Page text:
Parmalat’s BEE milk premium debated

The CEO of the Milk Producers’ Organisation, Bertus de Jongh, said he is certain farmers would welcome any price increase, but warned that incentives designed to make farmers meet empowerment targets should be employed through mechanisms other than price.
Issue Date 16 March 2007

The CEO of the Milk Producers’ Organisation, Bertus de Jongh, said he is certain farmers would welcome any price increase, but warned that incentives designed to make farmers meet empowerment targets should be employed through mechanisms other than price.

De Jongh was reacting to dairy processor Parmalat’s announcement last week that its producers will receive a premium of 1c per litre for BEE scores of 35% or more, and an additional 1c per litre premium for a score of more than 40%. From 2008 the premium would be 2c/litre for a BEE score of 40% or more, with no premium being paid for scores below this level.

“The payment of incentives on producer prices could obscure market prices and be to the detriment of small farmers who are not required by law to practise the BEE charter. I therefore feel that Parmalat should rather make use of other incentives to motivate BEE,” he said. Parmalat CEO Theo Hendrickse said the incentive would encourage dairy farmers to participate in transformation.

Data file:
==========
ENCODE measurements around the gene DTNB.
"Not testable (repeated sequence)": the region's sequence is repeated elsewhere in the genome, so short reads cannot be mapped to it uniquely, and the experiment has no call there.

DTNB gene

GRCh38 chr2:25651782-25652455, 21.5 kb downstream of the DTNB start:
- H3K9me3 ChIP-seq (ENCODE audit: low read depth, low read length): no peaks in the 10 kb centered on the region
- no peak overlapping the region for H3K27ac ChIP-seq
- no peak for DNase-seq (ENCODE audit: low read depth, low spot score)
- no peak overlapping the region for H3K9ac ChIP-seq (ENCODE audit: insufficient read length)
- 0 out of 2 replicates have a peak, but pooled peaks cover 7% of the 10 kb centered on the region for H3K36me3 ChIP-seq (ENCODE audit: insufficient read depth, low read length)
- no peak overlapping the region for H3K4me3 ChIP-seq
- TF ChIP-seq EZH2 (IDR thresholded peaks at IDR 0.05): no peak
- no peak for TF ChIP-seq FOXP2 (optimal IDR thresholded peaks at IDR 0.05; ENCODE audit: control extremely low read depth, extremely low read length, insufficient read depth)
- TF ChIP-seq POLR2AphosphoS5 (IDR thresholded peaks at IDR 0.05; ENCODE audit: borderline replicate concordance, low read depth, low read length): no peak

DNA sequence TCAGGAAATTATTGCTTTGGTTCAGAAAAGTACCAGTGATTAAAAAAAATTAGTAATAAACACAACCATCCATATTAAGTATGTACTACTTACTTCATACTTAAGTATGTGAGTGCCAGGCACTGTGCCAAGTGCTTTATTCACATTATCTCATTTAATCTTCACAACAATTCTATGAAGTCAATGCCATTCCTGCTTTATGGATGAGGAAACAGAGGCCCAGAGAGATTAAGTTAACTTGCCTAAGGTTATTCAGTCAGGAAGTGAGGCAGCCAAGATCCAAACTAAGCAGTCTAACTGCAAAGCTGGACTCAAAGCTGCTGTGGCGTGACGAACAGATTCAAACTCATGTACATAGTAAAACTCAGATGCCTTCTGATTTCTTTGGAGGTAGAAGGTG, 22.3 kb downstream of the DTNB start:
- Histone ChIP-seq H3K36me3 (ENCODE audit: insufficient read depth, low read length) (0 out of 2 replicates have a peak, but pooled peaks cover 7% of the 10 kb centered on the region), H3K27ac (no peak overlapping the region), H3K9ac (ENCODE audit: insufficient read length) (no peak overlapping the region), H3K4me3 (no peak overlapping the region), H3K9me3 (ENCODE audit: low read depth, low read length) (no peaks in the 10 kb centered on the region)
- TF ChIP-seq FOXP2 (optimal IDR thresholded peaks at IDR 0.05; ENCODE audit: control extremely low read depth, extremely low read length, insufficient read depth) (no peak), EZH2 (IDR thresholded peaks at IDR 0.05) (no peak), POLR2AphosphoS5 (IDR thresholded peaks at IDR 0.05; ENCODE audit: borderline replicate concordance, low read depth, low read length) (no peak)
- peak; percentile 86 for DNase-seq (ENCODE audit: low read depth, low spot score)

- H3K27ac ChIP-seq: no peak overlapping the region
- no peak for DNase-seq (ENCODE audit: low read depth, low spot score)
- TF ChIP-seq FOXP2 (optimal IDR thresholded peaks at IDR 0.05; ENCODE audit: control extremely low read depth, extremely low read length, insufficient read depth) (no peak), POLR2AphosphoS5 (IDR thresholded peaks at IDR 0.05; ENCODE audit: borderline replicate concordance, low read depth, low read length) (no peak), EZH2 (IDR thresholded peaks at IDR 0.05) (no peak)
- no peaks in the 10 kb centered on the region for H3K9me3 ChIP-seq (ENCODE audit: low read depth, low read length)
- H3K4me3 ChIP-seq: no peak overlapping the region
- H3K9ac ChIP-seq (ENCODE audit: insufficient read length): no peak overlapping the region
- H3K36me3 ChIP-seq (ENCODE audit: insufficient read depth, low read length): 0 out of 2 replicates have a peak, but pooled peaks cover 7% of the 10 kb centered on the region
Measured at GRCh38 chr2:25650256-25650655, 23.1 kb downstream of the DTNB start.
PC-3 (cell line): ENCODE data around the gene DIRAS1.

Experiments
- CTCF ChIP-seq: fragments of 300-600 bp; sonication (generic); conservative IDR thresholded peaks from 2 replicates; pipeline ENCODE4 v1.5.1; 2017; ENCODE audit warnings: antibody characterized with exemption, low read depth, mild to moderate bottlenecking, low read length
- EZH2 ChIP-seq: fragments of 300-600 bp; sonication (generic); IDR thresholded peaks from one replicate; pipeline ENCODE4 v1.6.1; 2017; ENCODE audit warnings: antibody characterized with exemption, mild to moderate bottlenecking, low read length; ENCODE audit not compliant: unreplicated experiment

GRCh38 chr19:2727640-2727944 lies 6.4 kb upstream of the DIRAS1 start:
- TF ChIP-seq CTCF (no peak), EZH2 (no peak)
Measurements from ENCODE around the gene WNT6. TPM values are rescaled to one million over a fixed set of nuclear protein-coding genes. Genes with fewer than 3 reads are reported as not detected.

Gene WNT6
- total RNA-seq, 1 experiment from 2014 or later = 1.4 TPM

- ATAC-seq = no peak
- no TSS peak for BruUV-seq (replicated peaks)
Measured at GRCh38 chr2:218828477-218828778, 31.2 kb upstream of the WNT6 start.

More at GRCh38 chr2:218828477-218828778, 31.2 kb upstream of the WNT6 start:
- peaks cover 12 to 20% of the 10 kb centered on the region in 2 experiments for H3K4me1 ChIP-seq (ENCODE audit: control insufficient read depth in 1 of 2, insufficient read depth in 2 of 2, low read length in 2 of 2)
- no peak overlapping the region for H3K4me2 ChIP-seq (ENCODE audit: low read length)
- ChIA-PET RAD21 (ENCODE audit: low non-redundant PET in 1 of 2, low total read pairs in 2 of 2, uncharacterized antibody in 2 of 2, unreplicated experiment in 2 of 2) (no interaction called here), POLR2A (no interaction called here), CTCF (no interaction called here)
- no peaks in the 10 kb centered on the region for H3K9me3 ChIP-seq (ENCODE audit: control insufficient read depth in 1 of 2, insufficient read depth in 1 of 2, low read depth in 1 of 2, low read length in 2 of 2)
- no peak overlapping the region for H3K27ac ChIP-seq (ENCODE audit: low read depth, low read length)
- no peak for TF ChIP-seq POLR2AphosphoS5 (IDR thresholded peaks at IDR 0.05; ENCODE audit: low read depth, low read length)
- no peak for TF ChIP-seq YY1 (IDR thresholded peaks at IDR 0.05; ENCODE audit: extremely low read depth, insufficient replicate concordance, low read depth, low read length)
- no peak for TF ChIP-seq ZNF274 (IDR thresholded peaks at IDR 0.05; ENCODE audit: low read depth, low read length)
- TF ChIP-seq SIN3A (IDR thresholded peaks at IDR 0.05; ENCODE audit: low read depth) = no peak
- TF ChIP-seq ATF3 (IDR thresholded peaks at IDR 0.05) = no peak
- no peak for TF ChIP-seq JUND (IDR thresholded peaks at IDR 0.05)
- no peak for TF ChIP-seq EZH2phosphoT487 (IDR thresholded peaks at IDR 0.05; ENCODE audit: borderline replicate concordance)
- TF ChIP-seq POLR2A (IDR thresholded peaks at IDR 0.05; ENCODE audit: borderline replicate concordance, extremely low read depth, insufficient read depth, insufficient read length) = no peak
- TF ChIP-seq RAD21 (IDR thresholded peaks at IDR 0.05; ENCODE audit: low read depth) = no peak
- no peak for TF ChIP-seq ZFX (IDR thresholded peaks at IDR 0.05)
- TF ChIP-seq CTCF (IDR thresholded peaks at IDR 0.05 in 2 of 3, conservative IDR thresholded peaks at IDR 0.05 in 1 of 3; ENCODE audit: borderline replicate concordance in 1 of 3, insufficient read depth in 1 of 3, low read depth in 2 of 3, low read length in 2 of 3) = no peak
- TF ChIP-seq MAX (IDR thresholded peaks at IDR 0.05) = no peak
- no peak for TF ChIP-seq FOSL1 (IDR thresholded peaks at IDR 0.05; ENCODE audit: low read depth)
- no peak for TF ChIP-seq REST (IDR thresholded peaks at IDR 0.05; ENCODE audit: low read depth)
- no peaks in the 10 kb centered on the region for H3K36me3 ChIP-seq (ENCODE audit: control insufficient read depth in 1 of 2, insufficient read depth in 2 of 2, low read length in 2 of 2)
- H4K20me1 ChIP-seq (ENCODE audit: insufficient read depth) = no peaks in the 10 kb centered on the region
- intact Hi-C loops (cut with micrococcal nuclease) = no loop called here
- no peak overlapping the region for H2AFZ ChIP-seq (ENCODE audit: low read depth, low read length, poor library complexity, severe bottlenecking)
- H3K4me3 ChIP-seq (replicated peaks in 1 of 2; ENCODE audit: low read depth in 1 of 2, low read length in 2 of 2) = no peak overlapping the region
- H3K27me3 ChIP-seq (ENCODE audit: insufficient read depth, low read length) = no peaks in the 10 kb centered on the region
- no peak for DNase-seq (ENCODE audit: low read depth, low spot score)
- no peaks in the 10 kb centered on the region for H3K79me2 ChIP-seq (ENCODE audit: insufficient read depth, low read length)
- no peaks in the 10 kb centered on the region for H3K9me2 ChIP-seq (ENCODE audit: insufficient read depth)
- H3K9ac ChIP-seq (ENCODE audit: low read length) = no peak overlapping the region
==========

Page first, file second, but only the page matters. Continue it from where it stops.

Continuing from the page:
He said a survey by PricewaterhouseCoopers (PwC) on BEE in the milk industry showed nearly 66% of respondents were adopting a “wait and see” attitude before making empowerment commitments, and a large proportion of these respondents were reluctant to transfer ownership to new partners.

Norman Pattinson, administration manager of the Creighton Dairies farmer group, which supplies milk to Parmalat, welcomed the move, saying it would soften the financial blow of implementing BEE. Basil Hempel, a Parmalat milk supplier from East London, said “Big commercial dairy producers might find it easier to manage AgriBEE on their enterprises than the smaller farmers would. feel more incentives are therefore needed from not only Parmalat, but also from other stakeholders such as government.”

Parmalat aims to purchase 50% of its 2008 milk intake of 500 million litres from producers who achieve a BEE score of more than 40% by the end of that year. Parmalat said it would use PwC to audit the AgriBEE compliance of suppliers, based on a generic AgriBEE scorecard. However, an official agricultural sector scorecard would be used once it became available. – Lloyd Phillips & Glenneis Erasmus